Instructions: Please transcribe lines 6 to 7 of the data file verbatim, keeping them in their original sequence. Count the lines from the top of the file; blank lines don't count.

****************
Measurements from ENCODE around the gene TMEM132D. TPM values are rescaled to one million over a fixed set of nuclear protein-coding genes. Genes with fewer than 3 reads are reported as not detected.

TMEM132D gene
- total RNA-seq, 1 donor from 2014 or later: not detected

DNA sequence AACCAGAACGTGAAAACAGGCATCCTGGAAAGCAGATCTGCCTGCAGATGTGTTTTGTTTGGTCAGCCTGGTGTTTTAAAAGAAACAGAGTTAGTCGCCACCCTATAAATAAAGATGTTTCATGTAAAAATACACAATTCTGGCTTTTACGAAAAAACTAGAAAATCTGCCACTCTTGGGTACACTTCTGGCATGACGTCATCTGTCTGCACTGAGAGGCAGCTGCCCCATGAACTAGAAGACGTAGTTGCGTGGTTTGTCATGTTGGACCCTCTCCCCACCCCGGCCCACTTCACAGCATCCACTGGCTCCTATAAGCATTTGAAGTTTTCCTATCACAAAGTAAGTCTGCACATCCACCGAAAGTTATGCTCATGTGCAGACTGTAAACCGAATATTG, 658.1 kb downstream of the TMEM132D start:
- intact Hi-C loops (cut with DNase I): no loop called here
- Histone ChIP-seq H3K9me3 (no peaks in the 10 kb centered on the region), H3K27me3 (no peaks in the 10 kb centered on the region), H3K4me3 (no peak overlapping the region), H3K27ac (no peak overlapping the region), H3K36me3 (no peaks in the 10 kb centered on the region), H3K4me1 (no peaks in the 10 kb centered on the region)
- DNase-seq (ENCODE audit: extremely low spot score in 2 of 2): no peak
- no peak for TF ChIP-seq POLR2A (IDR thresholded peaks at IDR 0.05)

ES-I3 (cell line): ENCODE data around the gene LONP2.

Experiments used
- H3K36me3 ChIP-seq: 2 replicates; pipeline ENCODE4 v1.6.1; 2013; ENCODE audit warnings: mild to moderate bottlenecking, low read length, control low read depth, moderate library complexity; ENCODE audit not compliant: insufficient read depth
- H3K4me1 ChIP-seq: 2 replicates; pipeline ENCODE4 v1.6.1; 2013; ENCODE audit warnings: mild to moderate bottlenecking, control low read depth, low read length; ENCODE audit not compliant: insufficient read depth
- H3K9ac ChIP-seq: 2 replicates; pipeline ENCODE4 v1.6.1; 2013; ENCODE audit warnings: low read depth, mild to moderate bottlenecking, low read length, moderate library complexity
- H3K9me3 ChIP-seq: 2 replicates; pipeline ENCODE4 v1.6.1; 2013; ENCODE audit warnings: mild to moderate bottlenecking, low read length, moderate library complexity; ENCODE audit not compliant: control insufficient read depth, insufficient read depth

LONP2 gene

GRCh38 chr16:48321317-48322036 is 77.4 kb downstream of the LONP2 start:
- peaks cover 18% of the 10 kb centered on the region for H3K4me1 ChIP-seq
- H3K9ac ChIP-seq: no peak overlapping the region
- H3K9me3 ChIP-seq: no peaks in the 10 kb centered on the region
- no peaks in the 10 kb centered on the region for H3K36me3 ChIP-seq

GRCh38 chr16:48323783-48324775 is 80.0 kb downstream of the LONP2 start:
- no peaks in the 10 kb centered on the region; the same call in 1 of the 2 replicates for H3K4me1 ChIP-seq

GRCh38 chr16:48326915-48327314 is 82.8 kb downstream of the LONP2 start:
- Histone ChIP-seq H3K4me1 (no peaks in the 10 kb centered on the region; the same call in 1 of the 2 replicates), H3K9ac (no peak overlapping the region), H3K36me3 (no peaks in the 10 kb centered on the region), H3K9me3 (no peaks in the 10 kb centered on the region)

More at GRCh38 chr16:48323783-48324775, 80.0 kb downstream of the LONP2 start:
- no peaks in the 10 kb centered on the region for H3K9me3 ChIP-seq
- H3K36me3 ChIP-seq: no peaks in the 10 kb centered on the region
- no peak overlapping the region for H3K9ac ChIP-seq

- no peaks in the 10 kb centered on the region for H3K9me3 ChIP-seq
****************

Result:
- Histone ChIP-seq H3K9me3 (no peaks in the 10 kb centered on the region), H3K27me3 (no peaks in the 10 kb centered on the region), H3K4me3 (no peak overlapping the region), H3K27ac (no peak overlapping the region), H3K36me3 (no peaks in the 10 kb centered on the region), H3K4me1 (no peaks in the 10 kb centered on the region)
- DNase-seq (ENCODE audit: extremely low spot score in 2 of 2): no peak